Our award-winning online learning technology is fully interactive and enables you to communicate with our highly qualified teaching staff from the comfort of your own home or workplace. Online students not only have access to Edinburgh’s excellent resources, but also become part of a supportive online community.
Expert tutors will support you through every stage of the programme and you can engage with fellow students in supportive and constructive online networks.
Your progress will be assessed through online presentations, essays, critical reviews of literature, student self- reflection activities, short-answer questions, scientific posters, group wiki events and peer review activities.
The programme is taught part time over 3 years, but its flexible nature will allow you a maximum of 6 years to complete it. There are also options for studying for a certificate (1-2 years) or a diploma (2-4 years).
Each year will consist of three 11-week terms, structured into two blocks of five weeks of study, with a week in between for independent study and reflection.
The Postgraduate Certificate year (Year 1) starts with a series of compulsory courses to give a foundation in veterinary anaesthesia and analgesia, then progresses to examine how this may be applied in a variety of species. In the Postgraduate Diploma year (Year 2), you have the choice of selected courses to tailor the programme to your requirements. A dissertation completes the final year, however, this is a very flexible course, which can be tailored to suit you (subject to approval).
You will also choose 2 out of 4 species-related courses in dogs and cats, equidae, ruminants, camelids and pigs or small mammals (e.g. rabbits, rats etc).
You will choose courses to total 60 credits from the following:
In addition, you could choose to select additional species courses from Year 1.
During the written reflective element of the programme you will have the opportunity to further develop your scientific skills and utilise scientific theory. The form of the dissertation may vary to suit individual candidates, subject to approval of a submitted proposal. The dissertation will be a piece of written work 10-15,000 words long, which may take the form of a research study, analysis of techniques used in previous clinical work or an extended literature review. A casebook or portfolio submission may also be permitted.
The MSc Veterinary Anaesthesia and Analgesia is likely to be desirable for veterinary surgeons seeking employment in research environments (e.g. as Named Veterinary Surgeon or other roles) due to the key importance of anaesthesia and the emphasis on this from Home Office regulation of research work in the UK.
The MSc will be a different route for progression for veterinary nurses who have key roles in private veterinary practices with regard to veterinary anaesthesia and analgesia. This may be desirable for practices wishing to show a wide range of expertise amongst their staff and patient support for surgical procedures.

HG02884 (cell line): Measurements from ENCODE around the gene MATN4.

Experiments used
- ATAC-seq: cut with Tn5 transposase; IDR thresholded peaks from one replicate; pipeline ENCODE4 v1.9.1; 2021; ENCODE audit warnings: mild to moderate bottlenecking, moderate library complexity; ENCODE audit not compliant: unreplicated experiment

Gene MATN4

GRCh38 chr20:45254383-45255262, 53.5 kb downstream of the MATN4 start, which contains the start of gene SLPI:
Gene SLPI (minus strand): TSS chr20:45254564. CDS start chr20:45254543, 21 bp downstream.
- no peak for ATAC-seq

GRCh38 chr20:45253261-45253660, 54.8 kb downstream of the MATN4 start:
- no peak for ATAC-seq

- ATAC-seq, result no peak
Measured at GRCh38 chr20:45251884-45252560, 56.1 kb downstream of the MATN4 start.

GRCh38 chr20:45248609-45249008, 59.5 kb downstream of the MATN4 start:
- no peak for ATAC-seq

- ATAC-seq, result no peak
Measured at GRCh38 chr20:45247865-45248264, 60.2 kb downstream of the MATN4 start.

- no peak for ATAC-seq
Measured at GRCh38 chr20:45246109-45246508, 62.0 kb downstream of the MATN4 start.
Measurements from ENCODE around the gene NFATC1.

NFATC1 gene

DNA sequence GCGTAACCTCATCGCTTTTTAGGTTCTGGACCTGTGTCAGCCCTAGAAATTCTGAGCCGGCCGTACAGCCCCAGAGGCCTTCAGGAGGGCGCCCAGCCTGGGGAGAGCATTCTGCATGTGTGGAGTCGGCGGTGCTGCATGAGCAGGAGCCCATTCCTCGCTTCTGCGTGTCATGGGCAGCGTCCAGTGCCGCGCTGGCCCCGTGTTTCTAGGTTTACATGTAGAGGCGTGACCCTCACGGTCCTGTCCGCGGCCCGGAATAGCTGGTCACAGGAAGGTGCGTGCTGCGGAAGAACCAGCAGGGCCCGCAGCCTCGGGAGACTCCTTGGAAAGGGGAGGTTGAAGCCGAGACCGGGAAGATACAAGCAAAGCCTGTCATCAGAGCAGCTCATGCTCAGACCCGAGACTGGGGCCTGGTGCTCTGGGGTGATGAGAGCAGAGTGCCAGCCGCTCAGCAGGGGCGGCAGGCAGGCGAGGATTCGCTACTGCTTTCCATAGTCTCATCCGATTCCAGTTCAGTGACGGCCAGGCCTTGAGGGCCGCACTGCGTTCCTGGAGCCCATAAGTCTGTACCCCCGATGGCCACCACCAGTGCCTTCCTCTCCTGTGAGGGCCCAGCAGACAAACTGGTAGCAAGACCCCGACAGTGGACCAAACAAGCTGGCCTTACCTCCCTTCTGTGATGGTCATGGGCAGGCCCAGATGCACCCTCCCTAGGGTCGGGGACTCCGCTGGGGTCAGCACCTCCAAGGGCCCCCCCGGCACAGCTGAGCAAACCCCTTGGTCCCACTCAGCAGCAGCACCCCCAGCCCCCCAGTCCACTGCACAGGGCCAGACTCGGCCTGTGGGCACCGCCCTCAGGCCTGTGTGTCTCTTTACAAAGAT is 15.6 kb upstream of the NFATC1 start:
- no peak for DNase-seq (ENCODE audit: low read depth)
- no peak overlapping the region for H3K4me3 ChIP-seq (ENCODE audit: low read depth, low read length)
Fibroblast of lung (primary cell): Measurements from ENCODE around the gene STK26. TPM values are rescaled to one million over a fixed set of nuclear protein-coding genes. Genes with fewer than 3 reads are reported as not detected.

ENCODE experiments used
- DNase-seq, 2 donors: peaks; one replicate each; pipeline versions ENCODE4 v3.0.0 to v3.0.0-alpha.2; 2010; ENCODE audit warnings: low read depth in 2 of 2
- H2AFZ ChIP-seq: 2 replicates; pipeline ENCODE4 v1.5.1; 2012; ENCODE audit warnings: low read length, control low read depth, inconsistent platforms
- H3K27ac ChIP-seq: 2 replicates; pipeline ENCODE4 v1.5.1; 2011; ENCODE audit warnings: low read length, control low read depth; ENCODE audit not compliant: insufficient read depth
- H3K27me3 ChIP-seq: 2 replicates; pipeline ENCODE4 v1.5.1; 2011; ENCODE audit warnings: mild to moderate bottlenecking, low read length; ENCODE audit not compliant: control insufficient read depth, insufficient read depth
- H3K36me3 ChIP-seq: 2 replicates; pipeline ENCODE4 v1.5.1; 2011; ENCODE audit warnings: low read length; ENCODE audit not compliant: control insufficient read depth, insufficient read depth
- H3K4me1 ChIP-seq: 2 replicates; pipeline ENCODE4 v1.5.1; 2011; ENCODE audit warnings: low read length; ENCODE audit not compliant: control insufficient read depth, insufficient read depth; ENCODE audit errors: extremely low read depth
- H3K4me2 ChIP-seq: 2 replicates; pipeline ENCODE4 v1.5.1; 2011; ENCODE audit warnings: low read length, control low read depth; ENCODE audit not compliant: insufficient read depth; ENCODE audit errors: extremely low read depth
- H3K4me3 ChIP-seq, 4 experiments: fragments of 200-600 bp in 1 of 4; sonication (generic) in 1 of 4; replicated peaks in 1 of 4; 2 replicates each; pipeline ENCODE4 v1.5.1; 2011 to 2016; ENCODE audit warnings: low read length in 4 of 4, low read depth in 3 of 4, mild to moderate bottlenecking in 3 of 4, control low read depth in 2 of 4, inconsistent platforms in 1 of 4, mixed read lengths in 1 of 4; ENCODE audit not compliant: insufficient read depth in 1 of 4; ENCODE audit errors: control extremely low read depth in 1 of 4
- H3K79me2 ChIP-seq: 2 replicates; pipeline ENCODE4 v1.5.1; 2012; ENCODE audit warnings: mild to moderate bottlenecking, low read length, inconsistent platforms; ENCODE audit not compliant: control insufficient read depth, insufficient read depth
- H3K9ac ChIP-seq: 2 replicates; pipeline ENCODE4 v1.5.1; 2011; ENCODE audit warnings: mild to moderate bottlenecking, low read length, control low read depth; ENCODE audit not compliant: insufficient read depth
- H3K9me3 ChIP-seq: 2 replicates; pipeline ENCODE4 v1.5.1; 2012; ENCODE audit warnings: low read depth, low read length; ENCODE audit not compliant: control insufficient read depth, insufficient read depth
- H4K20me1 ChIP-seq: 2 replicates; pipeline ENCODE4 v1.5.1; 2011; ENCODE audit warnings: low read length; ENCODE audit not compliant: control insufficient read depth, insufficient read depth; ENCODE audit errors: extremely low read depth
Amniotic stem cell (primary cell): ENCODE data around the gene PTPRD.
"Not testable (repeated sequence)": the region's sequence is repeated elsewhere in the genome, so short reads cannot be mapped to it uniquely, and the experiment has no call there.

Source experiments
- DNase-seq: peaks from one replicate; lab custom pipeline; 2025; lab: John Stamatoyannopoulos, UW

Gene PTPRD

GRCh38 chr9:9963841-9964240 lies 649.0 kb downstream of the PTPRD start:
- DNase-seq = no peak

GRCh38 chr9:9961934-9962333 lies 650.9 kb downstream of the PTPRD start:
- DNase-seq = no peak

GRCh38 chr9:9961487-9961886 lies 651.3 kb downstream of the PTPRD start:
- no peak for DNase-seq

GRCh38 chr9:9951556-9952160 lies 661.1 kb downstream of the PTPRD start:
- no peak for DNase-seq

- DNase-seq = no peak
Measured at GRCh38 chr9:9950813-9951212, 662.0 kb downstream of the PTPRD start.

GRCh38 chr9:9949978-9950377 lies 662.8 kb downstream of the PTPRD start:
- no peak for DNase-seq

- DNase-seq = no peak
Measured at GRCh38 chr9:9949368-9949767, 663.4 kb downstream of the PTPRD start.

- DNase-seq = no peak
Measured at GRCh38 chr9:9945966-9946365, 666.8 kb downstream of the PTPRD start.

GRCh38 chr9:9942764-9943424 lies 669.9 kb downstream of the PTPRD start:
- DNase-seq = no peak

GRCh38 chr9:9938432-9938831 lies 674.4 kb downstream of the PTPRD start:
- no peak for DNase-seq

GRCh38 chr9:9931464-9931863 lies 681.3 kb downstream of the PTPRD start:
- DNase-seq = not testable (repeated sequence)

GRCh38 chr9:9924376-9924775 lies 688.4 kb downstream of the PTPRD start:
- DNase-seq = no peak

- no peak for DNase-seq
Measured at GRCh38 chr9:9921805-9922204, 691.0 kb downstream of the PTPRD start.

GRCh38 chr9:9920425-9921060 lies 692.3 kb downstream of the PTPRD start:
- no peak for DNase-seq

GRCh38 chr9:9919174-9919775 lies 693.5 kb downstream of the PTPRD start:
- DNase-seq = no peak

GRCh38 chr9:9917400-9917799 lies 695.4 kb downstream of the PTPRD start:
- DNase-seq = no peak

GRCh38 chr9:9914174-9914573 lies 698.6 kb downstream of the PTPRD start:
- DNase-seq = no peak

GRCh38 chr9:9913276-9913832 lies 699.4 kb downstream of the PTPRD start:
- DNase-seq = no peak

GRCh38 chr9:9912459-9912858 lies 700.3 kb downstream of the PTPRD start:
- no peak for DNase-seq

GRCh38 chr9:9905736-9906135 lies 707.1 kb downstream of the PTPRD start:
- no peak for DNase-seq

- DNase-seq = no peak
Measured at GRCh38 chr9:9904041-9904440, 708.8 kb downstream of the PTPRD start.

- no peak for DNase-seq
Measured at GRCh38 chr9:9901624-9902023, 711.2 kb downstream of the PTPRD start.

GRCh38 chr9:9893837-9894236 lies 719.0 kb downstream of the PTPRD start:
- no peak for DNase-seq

This two-year studentship at Bristol Veterinary School provides a link between feline clinical and research work, with an opportunity for involvement in multiple projects and completion of an MSc by research on a project entitled ‘The impact of feline degenerative joint disease on mobility and quality of life in cats’ using data from the Bristol Cats study. The MSc will be undertaken on a part-time basis over 2 years with the remainder of time being devoted to a range of feline-related work such as production of the e-newsletter Feline Update, delivery of CPD and advice to veterinarians, involvement in teaching, journal club, clinical rounds, diagnostic laboratory work and involvement in other research projects ongoing during the fellowship. The studentship provides an insight into an academic/research career and is particularly suitable for a veterinary graduate with some clinical experience who is interested in feline medicine and research. Other current areas of research interest are infectious diseases, feline immunology, genetic disorders, shelter medicine and epidemiology. 94666 189
The MSc by Research project:
Feline degenerative joint disease (DJD) is a common, but challenging condition in cats, with prevalence estimates ranging from 61% to as high as 99% of cats. Whilst DJD can lead to reduced mobility and pain, with significant potential impacts the cat’s quality of life (QoL), little is known about risk factors for this condition. Diagnosis of DJD primarily depends upon owners detecting behavioural changes in activity in their pet. Differences in activity between cats with DJD and normal cats have been detected using accelerometry. Early detection of DJD would allow a multimodal approach to delaying/halting progression of the disease, thereby improving the cat’s QoL. The aims of this project are to: 1) evaluate risk factors associated with the occurrence of feline DJD, 2) identify differences in the activity profiles of cats with signs of DJD, compared with disease free cats and determine whether accelerometry is more sensitive than owner report at detecting DJD and 3) investigate changes in the QoL with this condition. The project will use data from the Bristol Cats study, veterinary orthopaedic examinations, owner reported signs of altered activity, accelerometry and QoL questionnaires to realise these research aims.
How to apply:
Please make an online application for this project at http://www.bris.ac.uk/pg-howtoapply. Please select ‘Faculty of Health Sciences’ and then ‘Veterinary Science (MSc by Research)’ on the Programme Choice page and enter details of the studentship when prompted in the Funding and Research Details sections of the form. Interviews will take place on 2.3.18 with a view to an immediate start.